I don’t know how many times I have heard a mother of a child who has special needs express doubt that she could homeschool her child. You have parented that child since his birth. You remain the expert on your child. You may need some guidance, but no one knows your child like you do. Further, no one loves your child like you do. Does this mean it will be easy? Of course, not!
You have many decisions to make for your child. While I may offer some things to think about, you must make your own decision regarding diagnostic labels, homeschool methods and materials, medications, special diets, immunizations and much more.
No matter what decisions you make, one-on-one learning will produce more learning than in a classroom full of children, all of whom have different needs and abilities. Classroom teachers today have their hands full with the number one priority sadly is “classroom management.”
1. Determine what is important –Spend your time doing the things that matter for your child as he grows and finds his way in the world. Usually that includes: reading, writing, math and a love for learning. For enrichment, touch the other areas (especially if your State homeschool law requires certain subjects). Also, allow adequate time for your child to explore his interests.
2. Don’t do “School at Home” –We must get over the idea that living up to the standards of the public school or even a private school provides your child the best education. Some of our special needs children need a structure in order to thrive, but that does not mean it will mimic the school setting. Your family may run a later than a school schedule or the opposite. Often, for those bringing home their child home from school, get a better start by “de-schooling” before starting. During this “de-school” families benefit from spending time together doing field trips, playing games together, going on hikes.
3. Expect Impossible Days –All families have bad days, but when a family faces learning challenges, those bad days intensify in kind and frequency. It may be that your child has a hard time making transitions or lacking skills that we take for granted or excels in areas that you want to address at another time. What to do? Step back and evaluate the situation and underlying cause. Take a break – running outside. Swapping children with a close family. De-stress with the child to understand him and help him understand the situation.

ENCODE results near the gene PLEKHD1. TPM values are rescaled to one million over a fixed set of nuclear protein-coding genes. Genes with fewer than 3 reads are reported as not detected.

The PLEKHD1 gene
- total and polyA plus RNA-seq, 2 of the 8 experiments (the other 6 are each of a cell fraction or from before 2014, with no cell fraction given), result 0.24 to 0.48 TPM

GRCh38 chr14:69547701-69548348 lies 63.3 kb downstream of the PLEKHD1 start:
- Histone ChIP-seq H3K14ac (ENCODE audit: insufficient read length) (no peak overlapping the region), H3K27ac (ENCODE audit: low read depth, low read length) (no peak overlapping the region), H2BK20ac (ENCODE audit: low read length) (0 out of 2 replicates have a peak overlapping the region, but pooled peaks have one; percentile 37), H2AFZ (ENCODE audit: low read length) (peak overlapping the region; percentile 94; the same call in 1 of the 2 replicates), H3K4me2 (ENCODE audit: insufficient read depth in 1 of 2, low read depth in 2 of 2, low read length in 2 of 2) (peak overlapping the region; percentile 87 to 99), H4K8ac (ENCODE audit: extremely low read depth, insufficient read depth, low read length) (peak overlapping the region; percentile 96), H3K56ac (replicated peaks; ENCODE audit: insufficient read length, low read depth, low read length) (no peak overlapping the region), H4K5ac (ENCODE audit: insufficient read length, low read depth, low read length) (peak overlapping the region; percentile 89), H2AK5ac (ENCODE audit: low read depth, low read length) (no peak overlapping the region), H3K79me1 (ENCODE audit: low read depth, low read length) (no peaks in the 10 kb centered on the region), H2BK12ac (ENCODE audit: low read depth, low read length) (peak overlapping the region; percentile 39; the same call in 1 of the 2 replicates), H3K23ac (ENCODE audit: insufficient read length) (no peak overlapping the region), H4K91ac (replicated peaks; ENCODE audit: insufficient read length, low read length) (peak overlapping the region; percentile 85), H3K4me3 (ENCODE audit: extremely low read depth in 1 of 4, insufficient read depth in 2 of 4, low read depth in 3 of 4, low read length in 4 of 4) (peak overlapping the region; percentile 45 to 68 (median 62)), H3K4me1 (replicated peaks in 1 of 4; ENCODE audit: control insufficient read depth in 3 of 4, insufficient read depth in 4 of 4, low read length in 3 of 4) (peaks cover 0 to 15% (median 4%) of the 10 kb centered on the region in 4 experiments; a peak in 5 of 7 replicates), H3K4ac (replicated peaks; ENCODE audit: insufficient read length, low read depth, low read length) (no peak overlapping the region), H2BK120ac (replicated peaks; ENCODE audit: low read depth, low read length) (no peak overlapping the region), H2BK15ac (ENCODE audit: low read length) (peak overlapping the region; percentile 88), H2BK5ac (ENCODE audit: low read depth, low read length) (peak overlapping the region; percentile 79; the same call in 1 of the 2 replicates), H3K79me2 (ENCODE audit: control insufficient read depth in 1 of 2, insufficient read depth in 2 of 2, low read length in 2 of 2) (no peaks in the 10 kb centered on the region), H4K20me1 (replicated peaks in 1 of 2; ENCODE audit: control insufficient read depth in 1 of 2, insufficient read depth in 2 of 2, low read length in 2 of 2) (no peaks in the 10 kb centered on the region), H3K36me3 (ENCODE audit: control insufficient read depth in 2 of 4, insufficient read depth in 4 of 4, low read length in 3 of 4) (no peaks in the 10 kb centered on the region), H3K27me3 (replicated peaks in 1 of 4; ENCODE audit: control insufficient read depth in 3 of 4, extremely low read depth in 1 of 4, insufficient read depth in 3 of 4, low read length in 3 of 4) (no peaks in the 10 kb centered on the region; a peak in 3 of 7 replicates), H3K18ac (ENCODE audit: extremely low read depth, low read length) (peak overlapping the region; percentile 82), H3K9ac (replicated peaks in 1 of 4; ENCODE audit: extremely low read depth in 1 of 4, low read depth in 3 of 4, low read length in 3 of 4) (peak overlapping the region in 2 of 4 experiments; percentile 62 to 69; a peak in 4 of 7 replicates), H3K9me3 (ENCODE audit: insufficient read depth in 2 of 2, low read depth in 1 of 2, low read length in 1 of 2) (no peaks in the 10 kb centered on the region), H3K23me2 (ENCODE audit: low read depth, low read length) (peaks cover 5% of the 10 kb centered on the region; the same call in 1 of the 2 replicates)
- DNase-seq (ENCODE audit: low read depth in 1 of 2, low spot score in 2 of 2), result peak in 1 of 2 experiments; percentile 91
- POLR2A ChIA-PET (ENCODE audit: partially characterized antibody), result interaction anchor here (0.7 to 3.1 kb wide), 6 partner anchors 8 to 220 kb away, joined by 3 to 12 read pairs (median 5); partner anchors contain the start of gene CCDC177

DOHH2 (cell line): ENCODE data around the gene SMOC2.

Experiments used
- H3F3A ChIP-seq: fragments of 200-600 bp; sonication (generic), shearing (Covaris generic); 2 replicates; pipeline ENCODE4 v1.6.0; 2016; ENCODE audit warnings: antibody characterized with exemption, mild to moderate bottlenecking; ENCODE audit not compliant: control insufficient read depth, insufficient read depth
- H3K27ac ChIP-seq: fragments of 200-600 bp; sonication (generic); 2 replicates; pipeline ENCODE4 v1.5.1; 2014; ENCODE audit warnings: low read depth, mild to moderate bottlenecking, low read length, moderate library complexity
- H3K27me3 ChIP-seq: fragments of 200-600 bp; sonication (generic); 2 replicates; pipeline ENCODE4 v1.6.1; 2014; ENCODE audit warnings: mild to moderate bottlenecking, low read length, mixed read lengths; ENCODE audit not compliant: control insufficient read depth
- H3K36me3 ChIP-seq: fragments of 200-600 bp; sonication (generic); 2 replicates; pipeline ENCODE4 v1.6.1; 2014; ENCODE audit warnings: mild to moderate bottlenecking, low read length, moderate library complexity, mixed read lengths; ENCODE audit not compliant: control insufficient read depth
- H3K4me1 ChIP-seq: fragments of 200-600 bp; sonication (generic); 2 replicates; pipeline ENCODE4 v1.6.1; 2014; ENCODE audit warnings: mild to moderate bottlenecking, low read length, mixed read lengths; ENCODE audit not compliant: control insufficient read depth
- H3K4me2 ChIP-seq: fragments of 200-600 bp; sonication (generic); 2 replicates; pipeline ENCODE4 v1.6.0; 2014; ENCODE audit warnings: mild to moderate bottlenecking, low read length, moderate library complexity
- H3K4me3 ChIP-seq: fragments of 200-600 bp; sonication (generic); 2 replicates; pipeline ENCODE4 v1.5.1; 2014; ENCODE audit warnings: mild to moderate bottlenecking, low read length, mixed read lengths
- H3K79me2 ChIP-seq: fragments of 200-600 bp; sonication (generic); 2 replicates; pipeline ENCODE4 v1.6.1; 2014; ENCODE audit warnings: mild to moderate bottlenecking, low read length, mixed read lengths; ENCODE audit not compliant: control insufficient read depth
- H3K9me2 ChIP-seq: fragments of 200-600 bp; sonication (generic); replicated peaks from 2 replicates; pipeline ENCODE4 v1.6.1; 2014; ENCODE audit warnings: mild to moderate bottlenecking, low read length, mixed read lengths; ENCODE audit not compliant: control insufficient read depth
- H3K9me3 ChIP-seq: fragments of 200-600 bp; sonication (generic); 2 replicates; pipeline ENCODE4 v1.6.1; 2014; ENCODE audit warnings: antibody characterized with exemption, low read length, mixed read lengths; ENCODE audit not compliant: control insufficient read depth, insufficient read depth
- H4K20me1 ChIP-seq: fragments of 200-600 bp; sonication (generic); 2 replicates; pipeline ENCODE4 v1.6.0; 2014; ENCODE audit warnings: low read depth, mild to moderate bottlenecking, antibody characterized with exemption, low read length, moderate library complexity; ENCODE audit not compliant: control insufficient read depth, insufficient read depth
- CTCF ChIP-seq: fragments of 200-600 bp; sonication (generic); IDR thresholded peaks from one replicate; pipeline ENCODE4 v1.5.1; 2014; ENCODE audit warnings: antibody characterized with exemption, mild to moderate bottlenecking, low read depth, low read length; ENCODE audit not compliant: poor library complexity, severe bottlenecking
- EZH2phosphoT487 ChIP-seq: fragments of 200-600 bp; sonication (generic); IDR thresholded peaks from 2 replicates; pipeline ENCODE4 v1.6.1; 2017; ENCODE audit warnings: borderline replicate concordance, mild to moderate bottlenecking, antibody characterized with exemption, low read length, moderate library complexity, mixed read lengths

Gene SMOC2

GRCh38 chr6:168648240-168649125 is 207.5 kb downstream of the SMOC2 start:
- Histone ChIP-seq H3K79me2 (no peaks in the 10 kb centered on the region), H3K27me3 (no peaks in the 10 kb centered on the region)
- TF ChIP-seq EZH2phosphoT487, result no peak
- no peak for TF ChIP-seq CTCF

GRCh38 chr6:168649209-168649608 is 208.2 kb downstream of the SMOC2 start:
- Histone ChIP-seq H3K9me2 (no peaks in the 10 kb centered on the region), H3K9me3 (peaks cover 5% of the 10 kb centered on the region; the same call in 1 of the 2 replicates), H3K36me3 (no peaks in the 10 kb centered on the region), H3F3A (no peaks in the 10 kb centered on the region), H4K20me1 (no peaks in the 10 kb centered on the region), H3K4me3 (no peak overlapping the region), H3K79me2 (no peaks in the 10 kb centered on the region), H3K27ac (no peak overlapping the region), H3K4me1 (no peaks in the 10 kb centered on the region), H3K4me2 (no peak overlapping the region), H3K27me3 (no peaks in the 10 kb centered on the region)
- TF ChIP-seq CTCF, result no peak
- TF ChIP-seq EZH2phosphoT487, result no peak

4. Plan Times of De-Stress – You and your family need to de-stress more than most families. This will get you through those bad days or maybe even prevent some of them. By planning activities that de-stress when it lands in your homeschool day and even preventing some of those bad days will make a huge difference. Physical activity is one way to de-stress from academic stress. Playing games might provide you family with less stress as well.
5. Plan with Special Interests in Mind – Plan learning activities with your child’s special interest in mind. Also, keep in mind his learning style and strengths. By doing Unit Studies on these topics, you can address many, if not all, of the subjects.
6. Explore Your Child’s Learning Style and Diagnosis –Understanding your child and how he learns must continually fit high on your “To Do” list. Be a problem solver. Unless it is a behavior issue, find the solution by planning educational activities that fit your child. Your child’s declaration that he hates math, may mean that the method does not fit your child. On the other hand it might mean that the level of work is either too high or too low.
7. Choose Your Own Way – Most schools follow the factory assembly-line approach to teaching. Real-life exposure and experiences will create a homeschool program for your family that will fit your child. Using curriculum may work for your family or not. Real books tend to interest children more than textbooks.
8. Let Them Dream – Instead of dashing water on a child’s burning dream help them explore that dream. Commonly, our children go through many dreams, even at the university level. Even if it seems impossible to us, we need to guide the child through this process.
9. Learn Family Advocacy – Know your rights and advocate for them. https://www.wrightslaw.com/
10. Homeschool Lifestyle – Good for the Family Teaching parents learn many things they missed growing up. Homeschooling families have more control over their schedule and what their children are learning.
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